Business of Medicine
The Social Doctor
Five ways to use social media to your advantage:
- A new practice can use social media to help build a positive reputation and increase visibility. Many patients use social media and online reviews to help them find physicians. Ensuring that physicians in a new practice have a presence on physician review sites enhances the likelihood that the physicians will be visible to patients searching online for healthcare providers.
- Physicians can use Twitter, Facebook or other social media sites to provide health tips for patients. Physicians who offer good advice may experience a growth in their practice as their social media postings become popular.
- Physicians can use social media to share educational material and/or promote medical events and news alerts about medical issues. This will increase the visibility of the physician’s practice and could also result in the growth of their practice.
- Physicians can use social media to find out what issues are of greatest concern to their patients and get feedback from patients about their practice. This information can help physicians tailor their practice to meet the specific needs of their patients which improves the likelihood that the practice will receive good patient satisfaction scores.
- Physicians can connect with other healthcare providers through social media. Networking in this manner can not only provide physicians with a sounding board for medical issues, but can also lead to the development of collaborative relationships.
Ten tips on managing your online reputation and responding to online comments:
- Don’t violate HIPAA. Avoid engaging patients on social media in a manner that violates HIPAA. Although patients are not governed by privacy laws, physicians are obligated to abide by HIPAA and other privacy laws. Even if a patient initiates an online conversation, you could violate HIPAA by responding to their comments. In addition, never copy unauthorized persons on secure messages sent to patients.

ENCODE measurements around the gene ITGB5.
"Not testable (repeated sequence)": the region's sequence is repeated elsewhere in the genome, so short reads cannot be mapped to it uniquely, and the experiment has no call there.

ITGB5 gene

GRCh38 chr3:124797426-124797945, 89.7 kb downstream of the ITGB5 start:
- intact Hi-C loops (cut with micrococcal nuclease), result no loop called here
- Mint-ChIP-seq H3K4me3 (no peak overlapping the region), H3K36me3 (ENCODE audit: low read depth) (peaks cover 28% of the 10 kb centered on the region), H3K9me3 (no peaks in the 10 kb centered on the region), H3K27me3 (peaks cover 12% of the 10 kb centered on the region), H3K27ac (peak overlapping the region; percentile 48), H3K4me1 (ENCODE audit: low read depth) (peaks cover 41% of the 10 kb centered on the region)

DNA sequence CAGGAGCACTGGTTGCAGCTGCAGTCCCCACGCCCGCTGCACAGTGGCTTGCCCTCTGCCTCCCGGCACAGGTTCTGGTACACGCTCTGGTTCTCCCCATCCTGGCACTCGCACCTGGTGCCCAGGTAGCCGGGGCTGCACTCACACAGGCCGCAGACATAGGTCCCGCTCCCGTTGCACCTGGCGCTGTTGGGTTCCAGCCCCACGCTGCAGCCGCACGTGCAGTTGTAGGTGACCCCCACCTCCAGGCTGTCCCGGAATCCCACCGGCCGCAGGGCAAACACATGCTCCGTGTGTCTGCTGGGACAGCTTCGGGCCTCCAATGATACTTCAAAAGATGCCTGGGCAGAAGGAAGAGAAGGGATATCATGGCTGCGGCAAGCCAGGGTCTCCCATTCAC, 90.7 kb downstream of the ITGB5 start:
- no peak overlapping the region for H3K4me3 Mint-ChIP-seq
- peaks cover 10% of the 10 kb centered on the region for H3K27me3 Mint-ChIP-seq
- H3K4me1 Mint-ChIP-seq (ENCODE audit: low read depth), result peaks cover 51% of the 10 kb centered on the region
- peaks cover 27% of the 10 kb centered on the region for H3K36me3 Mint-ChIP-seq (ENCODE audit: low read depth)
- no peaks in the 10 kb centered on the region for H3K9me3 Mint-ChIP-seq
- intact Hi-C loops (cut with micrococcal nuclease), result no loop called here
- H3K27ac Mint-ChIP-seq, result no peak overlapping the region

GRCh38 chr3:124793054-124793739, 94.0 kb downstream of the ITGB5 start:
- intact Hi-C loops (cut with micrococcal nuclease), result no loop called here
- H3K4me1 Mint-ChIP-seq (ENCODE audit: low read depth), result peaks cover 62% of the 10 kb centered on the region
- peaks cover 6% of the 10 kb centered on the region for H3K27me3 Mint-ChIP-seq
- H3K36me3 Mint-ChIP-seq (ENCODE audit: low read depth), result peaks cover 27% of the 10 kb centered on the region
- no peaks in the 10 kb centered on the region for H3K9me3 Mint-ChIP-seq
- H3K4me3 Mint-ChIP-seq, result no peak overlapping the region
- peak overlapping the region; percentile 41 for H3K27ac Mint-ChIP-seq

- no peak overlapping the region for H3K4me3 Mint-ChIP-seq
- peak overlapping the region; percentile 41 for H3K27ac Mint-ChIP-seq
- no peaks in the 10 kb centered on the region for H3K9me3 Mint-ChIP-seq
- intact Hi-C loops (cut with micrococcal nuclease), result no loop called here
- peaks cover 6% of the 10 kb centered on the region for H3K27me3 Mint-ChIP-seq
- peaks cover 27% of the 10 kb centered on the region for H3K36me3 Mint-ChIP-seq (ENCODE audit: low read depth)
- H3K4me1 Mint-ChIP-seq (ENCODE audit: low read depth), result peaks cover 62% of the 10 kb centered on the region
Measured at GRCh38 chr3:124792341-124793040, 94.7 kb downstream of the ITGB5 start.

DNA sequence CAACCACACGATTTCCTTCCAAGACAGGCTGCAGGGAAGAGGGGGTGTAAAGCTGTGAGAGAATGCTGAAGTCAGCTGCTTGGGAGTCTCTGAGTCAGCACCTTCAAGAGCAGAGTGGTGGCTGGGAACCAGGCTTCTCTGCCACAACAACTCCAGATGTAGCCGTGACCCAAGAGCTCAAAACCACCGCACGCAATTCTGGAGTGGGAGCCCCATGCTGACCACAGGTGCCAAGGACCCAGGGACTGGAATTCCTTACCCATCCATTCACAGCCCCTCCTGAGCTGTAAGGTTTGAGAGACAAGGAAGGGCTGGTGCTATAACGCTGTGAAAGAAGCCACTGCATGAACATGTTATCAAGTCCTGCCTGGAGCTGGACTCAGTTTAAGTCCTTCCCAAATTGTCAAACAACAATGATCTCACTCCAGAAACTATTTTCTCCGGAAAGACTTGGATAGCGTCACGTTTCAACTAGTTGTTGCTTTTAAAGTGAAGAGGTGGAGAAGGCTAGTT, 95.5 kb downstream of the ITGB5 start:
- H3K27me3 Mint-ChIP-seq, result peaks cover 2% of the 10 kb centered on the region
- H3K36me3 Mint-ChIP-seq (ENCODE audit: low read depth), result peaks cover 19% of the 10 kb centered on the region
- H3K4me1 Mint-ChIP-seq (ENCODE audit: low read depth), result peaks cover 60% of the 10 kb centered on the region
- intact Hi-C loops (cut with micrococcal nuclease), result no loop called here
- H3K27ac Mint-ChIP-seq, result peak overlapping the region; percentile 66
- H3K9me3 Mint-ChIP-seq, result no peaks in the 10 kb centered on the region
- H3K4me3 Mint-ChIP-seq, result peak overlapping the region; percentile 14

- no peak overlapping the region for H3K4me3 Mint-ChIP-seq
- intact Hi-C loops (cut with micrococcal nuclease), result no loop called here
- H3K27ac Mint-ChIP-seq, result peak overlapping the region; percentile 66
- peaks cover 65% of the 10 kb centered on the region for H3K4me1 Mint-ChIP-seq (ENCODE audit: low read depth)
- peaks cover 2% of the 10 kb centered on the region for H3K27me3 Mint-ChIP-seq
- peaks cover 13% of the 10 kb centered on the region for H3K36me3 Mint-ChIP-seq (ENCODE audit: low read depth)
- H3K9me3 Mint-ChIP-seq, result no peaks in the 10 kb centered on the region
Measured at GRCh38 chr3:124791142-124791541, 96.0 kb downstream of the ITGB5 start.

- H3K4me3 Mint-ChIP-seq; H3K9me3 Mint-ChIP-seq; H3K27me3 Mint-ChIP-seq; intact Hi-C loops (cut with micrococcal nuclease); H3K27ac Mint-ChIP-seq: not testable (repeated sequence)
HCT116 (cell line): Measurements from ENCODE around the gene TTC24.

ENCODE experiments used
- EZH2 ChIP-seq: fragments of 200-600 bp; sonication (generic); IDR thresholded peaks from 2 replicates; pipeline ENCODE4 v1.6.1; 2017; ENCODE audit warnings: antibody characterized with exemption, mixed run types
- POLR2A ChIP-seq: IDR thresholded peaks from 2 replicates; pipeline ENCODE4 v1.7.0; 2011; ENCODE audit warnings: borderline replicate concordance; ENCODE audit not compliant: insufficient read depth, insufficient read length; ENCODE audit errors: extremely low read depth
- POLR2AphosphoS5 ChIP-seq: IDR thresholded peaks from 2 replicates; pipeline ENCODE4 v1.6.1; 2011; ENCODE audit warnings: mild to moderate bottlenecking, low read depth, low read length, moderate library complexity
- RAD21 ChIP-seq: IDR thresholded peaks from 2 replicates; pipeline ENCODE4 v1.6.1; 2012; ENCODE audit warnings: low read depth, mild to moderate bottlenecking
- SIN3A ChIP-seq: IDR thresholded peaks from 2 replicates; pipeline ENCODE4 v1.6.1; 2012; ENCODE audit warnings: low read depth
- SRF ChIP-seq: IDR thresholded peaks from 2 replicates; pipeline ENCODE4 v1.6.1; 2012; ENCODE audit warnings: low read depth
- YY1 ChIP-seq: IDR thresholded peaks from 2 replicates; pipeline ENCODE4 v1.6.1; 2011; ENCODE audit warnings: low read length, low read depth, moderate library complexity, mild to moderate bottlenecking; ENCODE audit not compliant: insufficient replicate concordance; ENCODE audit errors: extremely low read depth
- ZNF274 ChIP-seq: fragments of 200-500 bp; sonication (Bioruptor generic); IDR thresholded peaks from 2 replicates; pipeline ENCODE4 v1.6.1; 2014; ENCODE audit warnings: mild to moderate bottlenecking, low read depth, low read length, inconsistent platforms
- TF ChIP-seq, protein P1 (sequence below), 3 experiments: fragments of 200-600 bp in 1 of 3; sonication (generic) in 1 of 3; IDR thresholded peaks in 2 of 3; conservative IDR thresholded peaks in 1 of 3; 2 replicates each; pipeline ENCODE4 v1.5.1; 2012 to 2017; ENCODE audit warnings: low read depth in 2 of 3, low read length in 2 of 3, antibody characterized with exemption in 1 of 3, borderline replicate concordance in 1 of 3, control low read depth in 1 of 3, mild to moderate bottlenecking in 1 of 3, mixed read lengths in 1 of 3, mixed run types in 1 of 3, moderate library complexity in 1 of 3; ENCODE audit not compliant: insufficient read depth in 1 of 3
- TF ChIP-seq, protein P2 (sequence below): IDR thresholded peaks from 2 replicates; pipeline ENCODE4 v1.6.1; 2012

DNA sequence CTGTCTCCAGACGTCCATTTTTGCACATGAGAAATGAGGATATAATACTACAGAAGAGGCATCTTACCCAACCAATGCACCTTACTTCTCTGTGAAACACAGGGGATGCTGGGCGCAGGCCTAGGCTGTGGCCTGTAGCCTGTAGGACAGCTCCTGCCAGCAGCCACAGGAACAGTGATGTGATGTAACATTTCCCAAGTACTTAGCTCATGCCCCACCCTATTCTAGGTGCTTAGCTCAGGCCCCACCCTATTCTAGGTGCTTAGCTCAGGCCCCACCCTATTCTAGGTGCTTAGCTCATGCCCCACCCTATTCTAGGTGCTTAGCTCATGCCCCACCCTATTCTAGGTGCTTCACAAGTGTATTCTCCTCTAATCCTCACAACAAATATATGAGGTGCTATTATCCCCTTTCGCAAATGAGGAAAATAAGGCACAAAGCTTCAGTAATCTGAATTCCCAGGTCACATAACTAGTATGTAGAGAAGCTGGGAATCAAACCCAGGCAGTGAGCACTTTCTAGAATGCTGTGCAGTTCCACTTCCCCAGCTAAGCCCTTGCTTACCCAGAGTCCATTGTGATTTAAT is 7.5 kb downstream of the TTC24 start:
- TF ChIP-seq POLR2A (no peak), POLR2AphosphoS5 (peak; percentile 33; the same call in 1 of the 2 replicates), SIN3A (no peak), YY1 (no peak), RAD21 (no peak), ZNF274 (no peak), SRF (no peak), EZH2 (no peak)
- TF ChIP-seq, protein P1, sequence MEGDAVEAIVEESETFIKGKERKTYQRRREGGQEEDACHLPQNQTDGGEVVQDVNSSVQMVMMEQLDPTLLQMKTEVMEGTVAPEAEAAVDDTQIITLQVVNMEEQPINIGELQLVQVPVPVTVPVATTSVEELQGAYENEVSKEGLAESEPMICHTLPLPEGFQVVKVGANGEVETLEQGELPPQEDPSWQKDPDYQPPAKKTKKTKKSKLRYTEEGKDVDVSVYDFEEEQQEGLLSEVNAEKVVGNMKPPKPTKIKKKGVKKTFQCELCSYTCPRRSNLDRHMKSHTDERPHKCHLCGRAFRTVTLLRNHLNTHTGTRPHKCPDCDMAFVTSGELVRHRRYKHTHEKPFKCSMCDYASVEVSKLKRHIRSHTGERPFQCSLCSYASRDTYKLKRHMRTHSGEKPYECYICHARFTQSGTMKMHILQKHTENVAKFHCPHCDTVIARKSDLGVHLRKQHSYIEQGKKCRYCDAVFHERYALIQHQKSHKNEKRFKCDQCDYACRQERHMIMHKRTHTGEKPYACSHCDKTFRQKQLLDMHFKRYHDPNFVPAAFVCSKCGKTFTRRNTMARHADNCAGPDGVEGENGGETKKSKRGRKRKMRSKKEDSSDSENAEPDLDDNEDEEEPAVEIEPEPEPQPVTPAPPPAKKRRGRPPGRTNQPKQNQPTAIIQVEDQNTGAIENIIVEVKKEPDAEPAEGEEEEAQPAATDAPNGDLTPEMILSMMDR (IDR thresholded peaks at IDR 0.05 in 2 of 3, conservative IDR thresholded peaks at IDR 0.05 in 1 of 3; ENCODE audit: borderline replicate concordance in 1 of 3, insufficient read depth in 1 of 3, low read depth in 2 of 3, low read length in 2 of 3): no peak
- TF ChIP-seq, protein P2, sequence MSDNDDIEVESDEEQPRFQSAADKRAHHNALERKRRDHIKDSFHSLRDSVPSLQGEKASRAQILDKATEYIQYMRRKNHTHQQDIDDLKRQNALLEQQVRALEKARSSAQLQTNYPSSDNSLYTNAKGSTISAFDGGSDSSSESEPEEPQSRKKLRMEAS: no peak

- Don’t take comments personally or respond to online comments in a defensive manner. Even if a patient’s comment includes insults, don’t respond by insulting the patient.
- Don’t delete online comments posted by patients as this may cause the patient to retaliate on a larger scale, with even more damaging comments. Instead, acknowledge the patient’s concerns, make it clear that you intend to work on resolving the issues raised, and take the dialogue offline
- Be aware of the popular websites that provide physician reviews, (e.g. Healthgrades, Vitals.com, ZocDoc, WebMD, Rate MDs, Yelp and Angie’s List), and periodically check what is being said about you online. Ensure that your profile on physician review sites contains accurate information.
- Remain calm and collected when responding to online comments. Think through responses carefully, gather information before engaging patients and ensure that your communication with patients is documented. Any comments posted on the internet can be misinterpreted/misquoted and used against you. Before posting, consider how the information could be interpreted and weigh the possibility of a comment becoming damaging if taken out of context.
- Encourage patients with whom you have a good rapport to write reviews. This will make lone bad reviews not stand out as much. Having more positive reviews than negative reviews will work in your favor.
- Have a dedicated site for your practice highlighting the strengths. All information should be accurate and unbiased.
- When fraudulent or malicious claims are made online that could cause serious harm to your reputation or practice, contact the website and report the content as inaccurate. Where there is a clear deliberate intent to be malicious the comment may be removed.
- Take your patients’ complaints seriously and view patient reviews as an opportunity to improve your practice. Apologize to patients for any inconvenience experienced and take steps to correct the issues identified in a timely fashion.
- Work towards resolving issues in an amicable manner. Do not sue a patient unless a false allegation is serious enough to permanently defame your character or put you at risk for criminal charges.
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The information provided in this resource does not constitute legal, medical or any other professional advice, nor does it establish a standard of care. This resource has been created as an aid to you in your practice. The ultimate decision on how to use the information provided rests solely with you, the PolicyOwner.